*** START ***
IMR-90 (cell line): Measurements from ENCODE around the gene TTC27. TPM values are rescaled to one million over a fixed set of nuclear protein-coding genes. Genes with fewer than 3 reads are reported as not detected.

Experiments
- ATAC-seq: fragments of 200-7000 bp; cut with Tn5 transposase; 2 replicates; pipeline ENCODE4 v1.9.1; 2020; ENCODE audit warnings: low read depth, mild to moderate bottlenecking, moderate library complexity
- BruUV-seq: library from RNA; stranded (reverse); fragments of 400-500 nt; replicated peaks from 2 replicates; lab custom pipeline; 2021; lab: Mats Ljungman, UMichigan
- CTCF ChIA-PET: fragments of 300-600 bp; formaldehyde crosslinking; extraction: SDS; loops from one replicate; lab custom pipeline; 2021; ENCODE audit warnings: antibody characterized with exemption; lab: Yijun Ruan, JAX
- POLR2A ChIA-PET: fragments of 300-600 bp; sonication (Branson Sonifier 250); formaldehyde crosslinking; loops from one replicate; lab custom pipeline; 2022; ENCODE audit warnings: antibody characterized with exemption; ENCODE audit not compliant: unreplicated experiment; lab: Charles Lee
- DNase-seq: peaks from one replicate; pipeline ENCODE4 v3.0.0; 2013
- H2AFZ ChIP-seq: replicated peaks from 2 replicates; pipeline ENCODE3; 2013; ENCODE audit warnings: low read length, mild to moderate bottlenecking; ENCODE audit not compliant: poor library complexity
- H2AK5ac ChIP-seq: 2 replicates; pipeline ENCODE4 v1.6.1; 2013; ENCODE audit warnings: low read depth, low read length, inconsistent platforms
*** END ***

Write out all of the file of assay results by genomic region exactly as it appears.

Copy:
IMR-90 (cell line): Measurements from ENCODE around the gene TTC27. TPM values are rescaled to one million over a fixed set of nuclear protein-coding genes. Genes with fewer than 3 reads are reported as not detected.

Experiments
- ATAC-seq: fragments of 200-7000 bp; cut with Tn5 transposase; 2 replicates; pipeline ENCODE4 v1.9.1; 2020; ENCODE audit warnings: low read depth, mild to moderate bottlenecking, moderate library complexity
- BruUV-seq: library from RNA; stranded (reverse); fragments of 400-500 nt; replicated peaks from 2 replicates; lab custom pipeline; 2021; lab: Mats Ljungman, UMichigan
- CTCF ChIA-PET: fragments of 300-600 bp; formaldehyde crosslinking; extraction: SDS; loops from one replicate; lab custom pipeline; 2021; ENCODE audit warnings: antibody characterized with exemption; lab: Yijun Ruan, JAX
- POLR2A ChIA-PET: fragments of 300-600 bp; sonication (Branson Sonifier 250); formaldehyde crosslinking; loops from one replicate; lab custom pipeline; 2022; ENCODE audit warnings: antibody characterized with exemption; ENCODE audit not compliant: unreplicated experiment; lab: Charles Lee
- DNase-seq: peaks from one replicate; pipeline ENCODE4 v3.0.0; 2013
- H2AFZ ChIP-seq: replicated peaks from 2 replicates; pipeline ENCODE3; 2013; ENCODE audit warnings: low read length, mild to moderate bottlenecking; ENCODE audit not compliant: poor library complexity
- H2AK5ac ChIP-seq: 2 replicates; pipeline ENCODE4 v1.6.1; 2013; ENCODE audit warnings: low read depth, low read length, inconsistent platforms